Reid not only retreated from Keener's fisticuffs, he exited Albion for Mendocino, where he sought out the Big River Township constable. The constable, noting the clear evidence of blows to Reid's face, assisted the railroad section boss in swearing out a warrant for the arrest of Keener on a charge of battery.

After attending to matters in Mendocino, Reid returned to Albion late in the afternoon. Keener had spent the day at work on the railroad and in the evening made his usual appearance at the South Side Hotel's dining room. Keener's fireman, Tony Nurnberger, spotted Reid outside, approaching the hotel with the supposed witness.

The fireman warned Keener of Reid's impending arrival. Jack Keener stepped into a darkened hallway that led to a stairway to the second floor. A single shot rang out. It struck Keener in the right side of his chest and ranged downward from there. He dropped to the floor, dead in a matter of moments.

J.L. Reid admitted fully to the shooting. A coroner's inquest jury of nine men in Mendocino found, “Jack Keener was born in Pennsylvania, aged about 24 years, came to his death June 16, from gun shot wound presumably by the hand of J.L. Reed [sic] who, in our opinion, was justified in so doing.” Among the jury members was future Mendocino County Sheriff Ralph Byrnes.

Nevertheless, Reid had to appear at a preliminary hearing on a charge of murder. There, enough evidence, essentially his admission, was put forth that the judge bound Reid over to the county jail in Ukiah for a trial in July.

At this point the case turns into something else. A county seat correspondent, reporting to the Mendocino Beacon claimed that the remarks that set off Keener's beating of Reid concerned the attentions of one Marshall McElroy, a woodsman of about thirty years of age, toward Keener's fiance. The correspondent put it somewhat differently, replacing McElroy's actual first name with “Rastus” and adding this sentence, “Frequent remarks were heard in the courtroom to the effect that the killing of Keener is generally deplored, and that considerable satisfaction would be felt if the n*g**r [there were no asterisks in the original newspaper account] had, instead of Keener, applied to Charon for a free ferry to that glory shore from which nobody is barred on account of age, color, or previous condition of servitude.”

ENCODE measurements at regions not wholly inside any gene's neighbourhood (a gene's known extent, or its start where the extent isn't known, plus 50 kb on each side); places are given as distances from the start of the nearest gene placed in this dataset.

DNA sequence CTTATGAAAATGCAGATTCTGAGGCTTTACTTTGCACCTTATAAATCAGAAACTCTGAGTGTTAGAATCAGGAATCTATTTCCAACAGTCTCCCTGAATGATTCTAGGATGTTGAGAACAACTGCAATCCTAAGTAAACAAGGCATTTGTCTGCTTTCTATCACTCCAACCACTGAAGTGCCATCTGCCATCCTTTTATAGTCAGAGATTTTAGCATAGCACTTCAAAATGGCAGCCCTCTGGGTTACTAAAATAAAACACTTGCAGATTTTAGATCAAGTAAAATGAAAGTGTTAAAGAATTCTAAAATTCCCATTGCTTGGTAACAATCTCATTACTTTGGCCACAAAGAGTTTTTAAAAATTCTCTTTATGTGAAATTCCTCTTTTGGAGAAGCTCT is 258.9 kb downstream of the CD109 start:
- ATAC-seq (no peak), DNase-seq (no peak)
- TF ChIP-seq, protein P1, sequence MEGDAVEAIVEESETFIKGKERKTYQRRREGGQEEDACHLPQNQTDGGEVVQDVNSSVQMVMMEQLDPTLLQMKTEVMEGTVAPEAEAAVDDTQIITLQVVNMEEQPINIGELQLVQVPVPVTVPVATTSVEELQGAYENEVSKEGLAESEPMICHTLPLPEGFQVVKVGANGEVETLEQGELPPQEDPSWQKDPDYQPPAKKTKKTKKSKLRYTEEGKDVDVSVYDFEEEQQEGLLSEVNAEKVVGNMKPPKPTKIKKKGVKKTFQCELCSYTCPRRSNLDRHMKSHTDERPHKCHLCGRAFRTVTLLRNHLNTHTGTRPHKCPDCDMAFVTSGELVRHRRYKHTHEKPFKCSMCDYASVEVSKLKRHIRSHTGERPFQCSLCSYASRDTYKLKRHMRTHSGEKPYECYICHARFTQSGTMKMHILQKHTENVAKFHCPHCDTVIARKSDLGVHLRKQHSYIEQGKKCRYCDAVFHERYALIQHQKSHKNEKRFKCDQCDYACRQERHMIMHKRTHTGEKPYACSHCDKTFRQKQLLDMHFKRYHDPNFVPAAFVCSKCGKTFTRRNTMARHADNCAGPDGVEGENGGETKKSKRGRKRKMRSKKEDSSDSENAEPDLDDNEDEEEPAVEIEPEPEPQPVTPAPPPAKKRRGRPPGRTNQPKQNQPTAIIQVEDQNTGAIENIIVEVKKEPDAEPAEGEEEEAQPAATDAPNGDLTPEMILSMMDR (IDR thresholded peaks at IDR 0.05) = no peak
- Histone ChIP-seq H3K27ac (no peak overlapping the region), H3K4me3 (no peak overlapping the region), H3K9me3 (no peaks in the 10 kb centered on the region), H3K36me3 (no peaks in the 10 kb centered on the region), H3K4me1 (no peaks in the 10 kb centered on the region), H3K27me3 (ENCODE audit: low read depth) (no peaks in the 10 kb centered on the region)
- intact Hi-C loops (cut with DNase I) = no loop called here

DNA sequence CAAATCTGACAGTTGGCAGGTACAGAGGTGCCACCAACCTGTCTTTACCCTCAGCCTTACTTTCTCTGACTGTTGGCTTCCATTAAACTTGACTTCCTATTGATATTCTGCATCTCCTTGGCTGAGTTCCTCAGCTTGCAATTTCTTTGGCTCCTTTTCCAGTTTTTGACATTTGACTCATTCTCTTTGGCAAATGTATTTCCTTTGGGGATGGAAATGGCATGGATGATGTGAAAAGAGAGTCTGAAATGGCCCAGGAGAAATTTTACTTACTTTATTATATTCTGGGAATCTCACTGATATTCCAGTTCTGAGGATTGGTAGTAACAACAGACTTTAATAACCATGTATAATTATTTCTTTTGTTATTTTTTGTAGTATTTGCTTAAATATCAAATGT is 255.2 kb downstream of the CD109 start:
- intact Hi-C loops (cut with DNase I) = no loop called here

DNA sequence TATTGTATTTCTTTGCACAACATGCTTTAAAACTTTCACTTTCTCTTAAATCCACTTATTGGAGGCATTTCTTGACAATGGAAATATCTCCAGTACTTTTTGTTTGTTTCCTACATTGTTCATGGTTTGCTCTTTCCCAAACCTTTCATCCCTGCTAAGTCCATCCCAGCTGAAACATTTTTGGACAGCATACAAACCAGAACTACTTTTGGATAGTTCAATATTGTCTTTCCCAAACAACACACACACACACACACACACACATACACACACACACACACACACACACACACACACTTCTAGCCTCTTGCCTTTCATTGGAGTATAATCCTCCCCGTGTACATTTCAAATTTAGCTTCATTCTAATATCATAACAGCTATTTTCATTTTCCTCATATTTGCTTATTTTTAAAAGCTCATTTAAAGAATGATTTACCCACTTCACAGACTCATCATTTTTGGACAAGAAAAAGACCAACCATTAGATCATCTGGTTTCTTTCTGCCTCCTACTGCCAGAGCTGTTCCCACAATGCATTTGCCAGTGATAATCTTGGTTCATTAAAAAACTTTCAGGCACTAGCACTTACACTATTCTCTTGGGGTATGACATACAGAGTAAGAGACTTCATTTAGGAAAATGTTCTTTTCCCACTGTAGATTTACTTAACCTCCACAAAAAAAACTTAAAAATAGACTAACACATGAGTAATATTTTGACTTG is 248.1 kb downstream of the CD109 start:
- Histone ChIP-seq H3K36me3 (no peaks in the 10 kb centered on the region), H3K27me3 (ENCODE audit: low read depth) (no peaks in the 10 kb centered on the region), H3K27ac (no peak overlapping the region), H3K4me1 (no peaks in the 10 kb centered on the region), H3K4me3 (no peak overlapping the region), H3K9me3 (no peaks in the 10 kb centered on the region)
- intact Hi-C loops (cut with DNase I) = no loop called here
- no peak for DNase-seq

Reid's defense was self defense, that he feared for his life after the beating sustained at the hands of Keener. Witnesses presented a variant version of events from that sworn to by Tony Nurnberger. Defense testimony stated that Keener and Nurnberger and possibly more acquaintances had searched Albion for some time in the late afternoon and early evening of June 16th, making threats against Reid as they went. They hunted for Reid in a barn then on into the South Side Hotel, finally intending to follow him upstairs to his room. It was there on the stairway, a dining room employee stated, that Reid, fearing for his life, shot Keener.

The jury retired to its room at 3:45 on a Friday afternoon. Ten minutes later, the foreman informed the bailiff they had reached a verdict. Only one ballot had been cast. All twelve men signifying, “Not guilty.”

Marshall McElroy moved on to the Sacramento area, where he gained employment as a truck driver. My oldest uncle's schoolmate, John Gunnar died young, at age 27 ½, in 1916, at his parents' home on the Littleriver prairie. McElroy was nearly forty, but records show him drafted into the U.S. Army near the conclusion of World War I. Annie Gunnar married in 1920. She and her husband lived together on the Mendocino Coast into the mid 1960s when they died within months of one another. There is no record of J.L. Reid having further encounters with the legal system. Jack Keener's body traveled by rail to his family in his home state for burial in the Lutheran cemetery in Colebrook, Pennsylvania.

(More tales from the south side at